This past week in the USA has been rather distressing as far as health and politics are concerned. The COVID epidemic is wreaking havoc and then humans wrought havoc during a procedure intended to be part of a peaceful transition of governmental power. So we can all use a bit of distraction to remind us there is also still beauty in the world and I’ll end my last trio of posts with one more view of hummingbirds – this time featuring the one species that visits my home every year, the ruby-throated hummingbird (Archilochus colubris).
Fortunately, my yard now has several types of plants that offer the hummers natural nectars to complement their primarily insectivorous diet.
The rose of Sharon (Hibiscus syriacus) flowers are a popular feeding site.
They are also fond of the blue-black sage (Salvia guaranitica). My original plants were a gift from birding friend, Gail; now they are growing in four areas of the yard. Sometimes a hummer doesn’t want to hover but uses a nearby prop to offer some less strenuous feeding. And then the bird can close its eyes to thoroughly enjoy the sweet sap.
Hot lips sage shrubs (Salvia microphylla ‘Hot Lips‘), which I got at a garden center, have proved to be popular feeding sites. This is quite a hardy plant.
The hummers also like going to the lantanas (Lantana) and the yellow passionflower (Passiflora lutea), which kindly came to my yard on its own.
Another popular plant is the butterfly bush (Buddleia davidii). Many recommend against planting this bloomer because it can be invasive. However, some garden centers have developed varieties that scarcely seed and that must be what I luckily got as it has never appeared anywhere else in the yard in more than a decade.
It also attracts butterflies, bees, syrphid flies and hummingbird moths, so I’m quite happy with my butterfly bush.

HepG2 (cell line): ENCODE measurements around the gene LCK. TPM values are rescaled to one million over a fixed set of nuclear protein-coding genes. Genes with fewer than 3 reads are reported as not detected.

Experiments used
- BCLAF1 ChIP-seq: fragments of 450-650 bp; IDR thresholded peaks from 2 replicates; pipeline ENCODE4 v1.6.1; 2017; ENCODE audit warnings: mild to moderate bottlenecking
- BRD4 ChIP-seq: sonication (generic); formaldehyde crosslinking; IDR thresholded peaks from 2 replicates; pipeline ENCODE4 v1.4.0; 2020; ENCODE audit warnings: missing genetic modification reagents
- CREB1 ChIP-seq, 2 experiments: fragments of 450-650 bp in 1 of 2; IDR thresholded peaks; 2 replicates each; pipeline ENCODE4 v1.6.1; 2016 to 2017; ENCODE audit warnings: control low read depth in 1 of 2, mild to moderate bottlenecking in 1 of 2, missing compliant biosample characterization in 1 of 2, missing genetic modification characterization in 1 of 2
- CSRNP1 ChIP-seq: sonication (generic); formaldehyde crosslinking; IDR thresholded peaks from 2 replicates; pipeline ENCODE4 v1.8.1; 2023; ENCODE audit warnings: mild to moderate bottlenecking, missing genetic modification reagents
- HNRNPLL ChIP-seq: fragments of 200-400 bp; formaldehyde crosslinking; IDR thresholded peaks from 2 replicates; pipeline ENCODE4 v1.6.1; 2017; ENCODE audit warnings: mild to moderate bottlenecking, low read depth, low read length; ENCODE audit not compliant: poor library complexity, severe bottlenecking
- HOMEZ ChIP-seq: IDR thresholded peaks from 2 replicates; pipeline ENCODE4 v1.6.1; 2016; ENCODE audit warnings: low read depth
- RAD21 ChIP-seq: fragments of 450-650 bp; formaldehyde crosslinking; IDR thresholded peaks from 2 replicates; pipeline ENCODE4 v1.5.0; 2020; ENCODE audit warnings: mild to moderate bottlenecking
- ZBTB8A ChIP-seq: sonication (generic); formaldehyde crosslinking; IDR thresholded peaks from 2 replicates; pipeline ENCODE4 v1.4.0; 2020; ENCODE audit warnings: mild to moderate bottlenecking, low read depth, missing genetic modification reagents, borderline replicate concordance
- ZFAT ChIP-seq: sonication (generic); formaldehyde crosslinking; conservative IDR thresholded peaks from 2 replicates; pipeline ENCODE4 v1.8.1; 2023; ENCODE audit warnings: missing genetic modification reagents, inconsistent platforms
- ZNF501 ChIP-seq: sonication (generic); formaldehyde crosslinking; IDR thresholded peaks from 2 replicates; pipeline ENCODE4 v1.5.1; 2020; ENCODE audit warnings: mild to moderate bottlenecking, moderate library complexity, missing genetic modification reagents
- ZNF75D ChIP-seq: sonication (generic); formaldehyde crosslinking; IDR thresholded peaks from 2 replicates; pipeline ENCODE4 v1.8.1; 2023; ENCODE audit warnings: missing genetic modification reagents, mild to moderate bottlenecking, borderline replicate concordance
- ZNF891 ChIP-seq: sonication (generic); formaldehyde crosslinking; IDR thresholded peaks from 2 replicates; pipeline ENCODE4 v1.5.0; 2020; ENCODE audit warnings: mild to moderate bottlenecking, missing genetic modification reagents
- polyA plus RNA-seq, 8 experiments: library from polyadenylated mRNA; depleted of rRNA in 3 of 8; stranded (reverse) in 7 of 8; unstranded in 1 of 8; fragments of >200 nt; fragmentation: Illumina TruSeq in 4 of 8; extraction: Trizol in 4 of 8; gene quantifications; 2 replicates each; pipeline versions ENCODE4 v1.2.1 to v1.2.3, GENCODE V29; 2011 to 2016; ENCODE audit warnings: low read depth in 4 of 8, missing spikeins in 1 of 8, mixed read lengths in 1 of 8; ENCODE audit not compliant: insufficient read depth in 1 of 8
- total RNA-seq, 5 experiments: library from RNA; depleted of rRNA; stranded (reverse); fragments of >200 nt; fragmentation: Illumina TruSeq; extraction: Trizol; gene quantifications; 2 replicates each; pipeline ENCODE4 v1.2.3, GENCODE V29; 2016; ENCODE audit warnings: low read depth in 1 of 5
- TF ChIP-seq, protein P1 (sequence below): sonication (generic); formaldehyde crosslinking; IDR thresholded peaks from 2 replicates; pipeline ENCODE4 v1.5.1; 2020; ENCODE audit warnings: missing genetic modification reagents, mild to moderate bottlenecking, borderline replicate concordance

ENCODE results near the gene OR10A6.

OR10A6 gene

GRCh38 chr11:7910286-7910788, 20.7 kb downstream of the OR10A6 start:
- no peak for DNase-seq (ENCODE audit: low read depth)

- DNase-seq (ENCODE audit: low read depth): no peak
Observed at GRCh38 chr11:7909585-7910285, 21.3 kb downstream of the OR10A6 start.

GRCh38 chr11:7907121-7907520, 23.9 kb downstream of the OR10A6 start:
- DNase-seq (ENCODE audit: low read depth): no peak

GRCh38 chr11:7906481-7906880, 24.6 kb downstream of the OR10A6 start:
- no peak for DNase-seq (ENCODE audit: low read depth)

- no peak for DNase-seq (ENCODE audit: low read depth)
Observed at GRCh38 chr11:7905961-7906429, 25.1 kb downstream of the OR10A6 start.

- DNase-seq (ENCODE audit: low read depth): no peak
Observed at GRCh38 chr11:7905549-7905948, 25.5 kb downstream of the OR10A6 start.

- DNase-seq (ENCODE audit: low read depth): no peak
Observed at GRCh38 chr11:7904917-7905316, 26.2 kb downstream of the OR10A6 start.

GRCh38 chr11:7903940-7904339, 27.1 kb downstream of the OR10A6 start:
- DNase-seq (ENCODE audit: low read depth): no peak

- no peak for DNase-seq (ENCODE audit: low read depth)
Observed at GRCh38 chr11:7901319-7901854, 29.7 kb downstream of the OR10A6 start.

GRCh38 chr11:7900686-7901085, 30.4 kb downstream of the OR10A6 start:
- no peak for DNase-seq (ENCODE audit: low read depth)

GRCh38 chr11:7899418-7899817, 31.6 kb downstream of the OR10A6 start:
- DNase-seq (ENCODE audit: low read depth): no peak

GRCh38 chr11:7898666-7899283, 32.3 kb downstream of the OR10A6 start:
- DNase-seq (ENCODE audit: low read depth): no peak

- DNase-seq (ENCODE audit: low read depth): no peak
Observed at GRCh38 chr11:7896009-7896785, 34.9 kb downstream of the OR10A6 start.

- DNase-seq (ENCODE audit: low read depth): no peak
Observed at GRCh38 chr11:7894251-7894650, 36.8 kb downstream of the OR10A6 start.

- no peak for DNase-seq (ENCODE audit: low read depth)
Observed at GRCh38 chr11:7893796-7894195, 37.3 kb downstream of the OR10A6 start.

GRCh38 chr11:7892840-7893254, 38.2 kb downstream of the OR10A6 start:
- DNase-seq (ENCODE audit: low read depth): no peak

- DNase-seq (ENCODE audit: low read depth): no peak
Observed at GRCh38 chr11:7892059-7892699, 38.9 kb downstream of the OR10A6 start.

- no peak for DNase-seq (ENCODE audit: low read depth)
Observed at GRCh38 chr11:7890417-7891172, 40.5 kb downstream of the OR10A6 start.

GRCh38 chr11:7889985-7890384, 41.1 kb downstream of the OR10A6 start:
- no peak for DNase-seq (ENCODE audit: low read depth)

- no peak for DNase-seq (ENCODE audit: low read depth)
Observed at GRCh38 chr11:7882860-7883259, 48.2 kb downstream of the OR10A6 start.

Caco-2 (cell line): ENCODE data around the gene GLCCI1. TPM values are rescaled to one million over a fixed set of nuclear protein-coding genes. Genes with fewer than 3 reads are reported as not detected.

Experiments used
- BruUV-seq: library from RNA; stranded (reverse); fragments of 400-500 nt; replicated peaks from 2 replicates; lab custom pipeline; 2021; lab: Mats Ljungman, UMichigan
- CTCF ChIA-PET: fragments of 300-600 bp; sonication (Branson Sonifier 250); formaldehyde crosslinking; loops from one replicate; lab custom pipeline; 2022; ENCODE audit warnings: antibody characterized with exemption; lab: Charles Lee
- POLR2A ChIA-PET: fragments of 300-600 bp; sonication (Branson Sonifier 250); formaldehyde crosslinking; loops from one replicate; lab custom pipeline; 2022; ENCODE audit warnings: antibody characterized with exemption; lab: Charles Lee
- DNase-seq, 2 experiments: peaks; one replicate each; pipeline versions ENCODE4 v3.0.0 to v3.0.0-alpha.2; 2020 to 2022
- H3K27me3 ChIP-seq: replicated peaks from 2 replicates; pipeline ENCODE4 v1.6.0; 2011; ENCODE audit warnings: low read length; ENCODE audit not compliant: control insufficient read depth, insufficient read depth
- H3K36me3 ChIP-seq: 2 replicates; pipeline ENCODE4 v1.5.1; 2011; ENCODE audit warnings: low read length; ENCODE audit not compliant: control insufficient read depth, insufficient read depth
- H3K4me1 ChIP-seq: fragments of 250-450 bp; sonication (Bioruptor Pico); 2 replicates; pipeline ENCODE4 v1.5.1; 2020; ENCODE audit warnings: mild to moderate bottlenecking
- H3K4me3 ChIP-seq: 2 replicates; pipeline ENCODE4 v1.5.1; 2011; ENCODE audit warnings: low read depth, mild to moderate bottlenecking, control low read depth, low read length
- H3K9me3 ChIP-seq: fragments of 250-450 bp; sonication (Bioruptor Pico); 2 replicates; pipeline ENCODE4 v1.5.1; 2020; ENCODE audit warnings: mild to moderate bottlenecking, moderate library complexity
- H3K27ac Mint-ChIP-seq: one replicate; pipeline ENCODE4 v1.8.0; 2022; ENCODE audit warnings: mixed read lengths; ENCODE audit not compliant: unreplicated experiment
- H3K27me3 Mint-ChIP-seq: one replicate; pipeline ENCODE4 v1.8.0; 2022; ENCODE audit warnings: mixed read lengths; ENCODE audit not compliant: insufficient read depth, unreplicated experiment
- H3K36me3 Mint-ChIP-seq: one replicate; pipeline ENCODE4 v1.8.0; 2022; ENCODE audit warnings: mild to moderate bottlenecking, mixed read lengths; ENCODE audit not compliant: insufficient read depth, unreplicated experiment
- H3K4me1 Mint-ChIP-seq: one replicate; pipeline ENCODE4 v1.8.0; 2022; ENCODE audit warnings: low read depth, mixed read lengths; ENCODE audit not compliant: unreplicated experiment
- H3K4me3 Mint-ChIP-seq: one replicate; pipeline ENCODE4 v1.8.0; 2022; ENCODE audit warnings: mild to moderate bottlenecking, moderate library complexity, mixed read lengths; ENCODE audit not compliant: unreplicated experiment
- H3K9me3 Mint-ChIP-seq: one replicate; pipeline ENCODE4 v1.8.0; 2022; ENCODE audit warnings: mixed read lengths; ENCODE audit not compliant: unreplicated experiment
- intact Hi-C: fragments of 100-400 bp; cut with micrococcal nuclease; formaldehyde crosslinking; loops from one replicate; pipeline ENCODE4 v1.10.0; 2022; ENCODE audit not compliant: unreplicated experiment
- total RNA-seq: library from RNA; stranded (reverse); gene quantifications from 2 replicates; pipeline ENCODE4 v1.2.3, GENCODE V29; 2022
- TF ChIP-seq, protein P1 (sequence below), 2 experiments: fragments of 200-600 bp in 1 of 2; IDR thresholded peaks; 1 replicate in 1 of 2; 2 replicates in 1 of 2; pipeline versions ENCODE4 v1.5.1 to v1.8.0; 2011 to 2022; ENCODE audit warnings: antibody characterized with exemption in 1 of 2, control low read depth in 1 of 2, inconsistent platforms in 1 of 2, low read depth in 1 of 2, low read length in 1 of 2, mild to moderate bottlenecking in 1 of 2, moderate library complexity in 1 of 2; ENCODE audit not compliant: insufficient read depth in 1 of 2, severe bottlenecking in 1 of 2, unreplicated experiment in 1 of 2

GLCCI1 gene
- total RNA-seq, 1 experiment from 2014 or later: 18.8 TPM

The ruby-throats also do like their nectar, however. After visiting various flowers, they often take a seat near or on the nectar feeder so they can sip at their leisure.
They will also do their best to keep other hummers away from the nectar feeder — even when I have as many as three or four feeders available.
They keep an eye out for intruders.
When a rival appears, it can lead to confrontations. Mostly these involve aggressive displays and chasing one another; only very rarely have I seen them actually physically engage.
This past summer, a few laid-back moments occurred when they tolerated one another.
It’s not only the males who are aggressive; female hummers can also be quite protective of feeding grounds. This past year, it seemed that I had mostly males visiting. While a female hummer can have one or two red spots under her chin, usually that is the beginning of a young male developing his ruby-throat.
It can be fun to watch as more spots appear with passing days.
Eventually, the males get their fully developed gorget, which can be quite stunning.
The red hue is very dependent on how the light hits their feathers. In some cases, the red feathers almost look black.
The hummers take care to groom their feathers.
They take advantage of the rain to have a shower.
There are times when they look a bit scruffy, however. That is when they molt. This process of replacing old feathers with new ones usually takes place on their wintering grounds. This past summer, the hummers seemed to have lingered longer than usual and began molting before their trips further south.
White feathers appear more and more as molting proceeds. And feathers come loose before falling away.
They can look a bit scruffy during this time.
Eventually, they get back to their pretty selves. It always stays fun to watch them flying — at least for me. That is when you can see their tiny feet better.
And you get an idea of how rapidly their small wings move as they hover and soar.
They can beat their wings up to 70 times per second!
It doesn’t seem to me that I’ll ever tire of watching these tiny fliers; they always are entertaining. I hope seeing some photos of them in action have provided you with a brief respite from the worries of the world, too.